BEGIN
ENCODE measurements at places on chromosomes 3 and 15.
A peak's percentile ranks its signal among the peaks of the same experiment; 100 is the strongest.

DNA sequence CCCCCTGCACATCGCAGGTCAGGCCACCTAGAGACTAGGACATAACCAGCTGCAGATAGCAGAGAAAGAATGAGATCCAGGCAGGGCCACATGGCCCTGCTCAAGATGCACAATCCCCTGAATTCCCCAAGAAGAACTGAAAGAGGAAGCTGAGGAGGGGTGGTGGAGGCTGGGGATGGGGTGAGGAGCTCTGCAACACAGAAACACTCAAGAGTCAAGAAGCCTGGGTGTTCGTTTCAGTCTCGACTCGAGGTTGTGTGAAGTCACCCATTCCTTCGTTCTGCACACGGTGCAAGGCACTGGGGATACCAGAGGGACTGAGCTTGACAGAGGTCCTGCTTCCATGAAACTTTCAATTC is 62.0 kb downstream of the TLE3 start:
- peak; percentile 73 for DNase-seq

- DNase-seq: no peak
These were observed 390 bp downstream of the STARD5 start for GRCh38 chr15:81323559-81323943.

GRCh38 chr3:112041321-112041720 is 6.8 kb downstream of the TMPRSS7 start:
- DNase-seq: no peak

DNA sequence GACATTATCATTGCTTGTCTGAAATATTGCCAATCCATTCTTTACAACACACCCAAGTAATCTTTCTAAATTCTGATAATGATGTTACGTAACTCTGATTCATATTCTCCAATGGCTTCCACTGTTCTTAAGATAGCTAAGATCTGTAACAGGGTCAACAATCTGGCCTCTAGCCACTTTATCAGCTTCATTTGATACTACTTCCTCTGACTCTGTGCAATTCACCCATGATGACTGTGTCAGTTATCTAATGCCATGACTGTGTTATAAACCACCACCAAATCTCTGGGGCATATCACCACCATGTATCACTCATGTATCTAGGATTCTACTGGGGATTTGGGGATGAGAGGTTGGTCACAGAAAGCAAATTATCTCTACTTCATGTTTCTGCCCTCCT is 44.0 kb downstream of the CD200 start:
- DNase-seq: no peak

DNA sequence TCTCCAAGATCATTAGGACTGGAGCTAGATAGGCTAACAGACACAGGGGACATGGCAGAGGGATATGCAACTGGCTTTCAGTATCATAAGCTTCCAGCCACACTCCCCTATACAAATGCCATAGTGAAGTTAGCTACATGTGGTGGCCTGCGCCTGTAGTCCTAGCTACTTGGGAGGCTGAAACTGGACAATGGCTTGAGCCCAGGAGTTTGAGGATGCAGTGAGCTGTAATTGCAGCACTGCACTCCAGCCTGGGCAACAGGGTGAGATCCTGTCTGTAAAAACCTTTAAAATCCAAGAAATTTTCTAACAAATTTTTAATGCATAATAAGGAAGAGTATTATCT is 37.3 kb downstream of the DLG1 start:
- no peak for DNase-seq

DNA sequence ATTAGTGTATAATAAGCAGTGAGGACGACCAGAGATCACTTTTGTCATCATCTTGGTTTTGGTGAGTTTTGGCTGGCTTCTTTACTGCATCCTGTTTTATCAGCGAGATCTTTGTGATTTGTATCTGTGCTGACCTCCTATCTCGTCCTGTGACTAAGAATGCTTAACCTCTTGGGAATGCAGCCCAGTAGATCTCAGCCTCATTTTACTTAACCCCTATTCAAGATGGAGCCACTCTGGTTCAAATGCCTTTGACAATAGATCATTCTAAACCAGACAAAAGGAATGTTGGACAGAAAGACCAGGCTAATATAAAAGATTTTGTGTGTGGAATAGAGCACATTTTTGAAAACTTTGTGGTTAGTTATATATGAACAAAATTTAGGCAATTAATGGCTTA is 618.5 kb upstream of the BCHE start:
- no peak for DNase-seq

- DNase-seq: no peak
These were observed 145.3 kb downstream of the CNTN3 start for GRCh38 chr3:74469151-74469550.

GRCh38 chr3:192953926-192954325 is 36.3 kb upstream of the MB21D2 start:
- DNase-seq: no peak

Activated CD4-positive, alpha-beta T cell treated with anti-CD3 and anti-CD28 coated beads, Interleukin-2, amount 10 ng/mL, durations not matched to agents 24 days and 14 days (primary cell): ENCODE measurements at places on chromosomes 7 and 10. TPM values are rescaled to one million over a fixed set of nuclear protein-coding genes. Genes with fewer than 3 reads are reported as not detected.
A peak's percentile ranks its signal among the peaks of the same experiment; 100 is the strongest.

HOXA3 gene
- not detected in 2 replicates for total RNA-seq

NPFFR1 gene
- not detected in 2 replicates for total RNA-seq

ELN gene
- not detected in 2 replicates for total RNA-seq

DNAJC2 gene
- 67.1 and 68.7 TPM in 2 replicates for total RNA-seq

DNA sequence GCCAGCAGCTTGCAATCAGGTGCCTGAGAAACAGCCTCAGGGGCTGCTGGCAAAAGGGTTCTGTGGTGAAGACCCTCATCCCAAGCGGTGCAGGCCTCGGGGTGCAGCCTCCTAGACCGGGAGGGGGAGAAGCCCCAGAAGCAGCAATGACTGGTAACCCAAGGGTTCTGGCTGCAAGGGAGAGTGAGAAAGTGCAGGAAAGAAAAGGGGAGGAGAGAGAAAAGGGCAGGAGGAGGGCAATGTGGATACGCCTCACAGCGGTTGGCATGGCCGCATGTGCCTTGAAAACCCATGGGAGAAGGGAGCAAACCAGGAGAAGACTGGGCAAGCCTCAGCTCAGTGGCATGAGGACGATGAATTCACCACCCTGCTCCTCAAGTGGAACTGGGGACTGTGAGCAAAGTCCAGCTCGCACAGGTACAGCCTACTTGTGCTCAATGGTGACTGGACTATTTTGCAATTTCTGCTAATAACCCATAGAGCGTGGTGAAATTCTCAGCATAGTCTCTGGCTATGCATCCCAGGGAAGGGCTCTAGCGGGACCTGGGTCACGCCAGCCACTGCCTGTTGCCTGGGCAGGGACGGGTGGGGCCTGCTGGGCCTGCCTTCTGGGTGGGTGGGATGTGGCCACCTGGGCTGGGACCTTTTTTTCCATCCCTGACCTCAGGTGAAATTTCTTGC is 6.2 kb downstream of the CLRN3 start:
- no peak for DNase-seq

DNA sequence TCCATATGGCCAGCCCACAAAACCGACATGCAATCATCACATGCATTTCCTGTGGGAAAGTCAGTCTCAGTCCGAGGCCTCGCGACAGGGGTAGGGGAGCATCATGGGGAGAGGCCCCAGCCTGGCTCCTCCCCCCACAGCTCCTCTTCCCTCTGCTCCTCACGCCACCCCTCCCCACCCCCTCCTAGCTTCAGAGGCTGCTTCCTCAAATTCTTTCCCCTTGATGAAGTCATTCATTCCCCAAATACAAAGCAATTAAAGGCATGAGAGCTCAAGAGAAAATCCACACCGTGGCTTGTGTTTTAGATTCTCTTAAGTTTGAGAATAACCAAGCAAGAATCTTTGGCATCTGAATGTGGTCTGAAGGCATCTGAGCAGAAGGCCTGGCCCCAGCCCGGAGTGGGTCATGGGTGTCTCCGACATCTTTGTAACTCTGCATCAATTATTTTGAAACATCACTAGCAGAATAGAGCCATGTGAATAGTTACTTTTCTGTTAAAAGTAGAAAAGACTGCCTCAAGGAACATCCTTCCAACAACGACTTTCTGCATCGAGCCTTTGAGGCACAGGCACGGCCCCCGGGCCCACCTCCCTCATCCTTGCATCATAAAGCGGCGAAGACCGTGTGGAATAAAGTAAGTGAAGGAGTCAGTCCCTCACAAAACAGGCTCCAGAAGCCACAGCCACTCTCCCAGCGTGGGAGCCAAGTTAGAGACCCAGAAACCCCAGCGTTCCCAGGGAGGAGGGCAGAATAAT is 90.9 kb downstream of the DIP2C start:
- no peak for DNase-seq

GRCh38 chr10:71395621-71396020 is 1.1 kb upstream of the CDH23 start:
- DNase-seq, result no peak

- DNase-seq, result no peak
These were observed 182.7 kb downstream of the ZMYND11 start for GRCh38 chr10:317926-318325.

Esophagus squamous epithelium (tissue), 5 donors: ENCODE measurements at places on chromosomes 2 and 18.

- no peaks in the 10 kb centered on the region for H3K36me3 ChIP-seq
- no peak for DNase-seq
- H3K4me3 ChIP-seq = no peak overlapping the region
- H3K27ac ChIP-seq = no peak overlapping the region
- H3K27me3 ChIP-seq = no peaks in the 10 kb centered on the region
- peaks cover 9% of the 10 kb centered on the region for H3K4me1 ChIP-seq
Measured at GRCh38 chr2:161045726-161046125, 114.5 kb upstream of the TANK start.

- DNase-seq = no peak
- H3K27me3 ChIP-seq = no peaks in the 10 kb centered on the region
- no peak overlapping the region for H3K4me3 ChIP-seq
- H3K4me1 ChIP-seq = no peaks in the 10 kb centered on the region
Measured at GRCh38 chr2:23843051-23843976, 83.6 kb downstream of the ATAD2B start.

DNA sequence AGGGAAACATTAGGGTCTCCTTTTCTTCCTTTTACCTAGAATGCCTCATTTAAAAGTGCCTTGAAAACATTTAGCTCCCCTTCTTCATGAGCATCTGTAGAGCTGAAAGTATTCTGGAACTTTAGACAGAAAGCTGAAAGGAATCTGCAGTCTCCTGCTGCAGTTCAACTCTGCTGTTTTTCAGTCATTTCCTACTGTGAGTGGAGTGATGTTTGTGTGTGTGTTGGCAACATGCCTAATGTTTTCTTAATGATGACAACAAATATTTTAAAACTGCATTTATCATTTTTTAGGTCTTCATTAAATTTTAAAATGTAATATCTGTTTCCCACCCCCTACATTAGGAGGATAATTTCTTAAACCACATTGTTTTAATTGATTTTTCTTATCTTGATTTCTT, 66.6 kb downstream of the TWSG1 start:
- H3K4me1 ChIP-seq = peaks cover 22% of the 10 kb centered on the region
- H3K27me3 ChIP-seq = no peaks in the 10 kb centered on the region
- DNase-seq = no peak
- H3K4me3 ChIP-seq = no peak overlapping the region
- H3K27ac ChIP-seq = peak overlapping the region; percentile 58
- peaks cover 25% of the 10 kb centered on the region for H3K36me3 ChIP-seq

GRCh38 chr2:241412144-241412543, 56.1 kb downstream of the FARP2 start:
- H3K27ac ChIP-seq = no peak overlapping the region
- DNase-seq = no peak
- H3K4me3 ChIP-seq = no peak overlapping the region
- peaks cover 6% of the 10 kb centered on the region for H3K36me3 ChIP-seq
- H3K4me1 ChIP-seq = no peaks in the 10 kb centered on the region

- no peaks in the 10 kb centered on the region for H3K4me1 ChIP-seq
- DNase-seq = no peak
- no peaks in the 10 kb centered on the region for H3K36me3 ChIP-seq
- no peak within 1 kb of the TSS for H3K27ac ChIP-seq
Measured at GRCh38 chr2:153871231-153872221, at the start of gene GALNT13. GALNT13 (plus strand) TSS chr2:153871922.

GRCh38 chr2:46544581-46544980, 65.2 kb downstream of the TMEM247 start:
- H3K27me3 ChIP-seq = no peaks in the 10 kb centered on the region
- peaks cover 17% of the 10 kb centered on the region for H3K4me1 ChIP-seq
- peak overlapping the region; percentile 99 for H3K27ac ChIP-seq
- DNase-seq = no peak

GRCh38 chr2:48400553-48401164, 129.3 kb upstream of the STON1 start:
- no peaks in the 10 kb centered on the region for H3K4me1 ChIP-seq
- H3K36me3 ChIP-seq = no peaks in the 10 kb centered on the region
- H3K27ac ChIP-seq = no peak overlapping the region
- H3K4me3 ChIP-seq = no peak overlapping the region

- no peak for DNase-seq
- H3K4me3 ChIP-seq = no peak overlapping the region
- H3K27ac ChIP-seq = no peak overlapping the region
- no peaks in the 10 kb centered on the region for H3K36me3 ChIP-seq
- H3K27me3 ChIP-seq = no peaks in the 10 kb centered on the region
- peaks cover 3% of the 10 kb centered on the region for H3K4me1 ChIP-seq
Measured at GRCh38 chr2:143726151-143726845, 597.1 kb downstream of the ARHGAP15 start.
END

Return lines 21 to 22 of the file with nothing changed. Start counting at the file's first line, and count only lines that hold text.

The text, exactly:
HOXA3 gene
- not detected in 2 replicates for total RNA-seq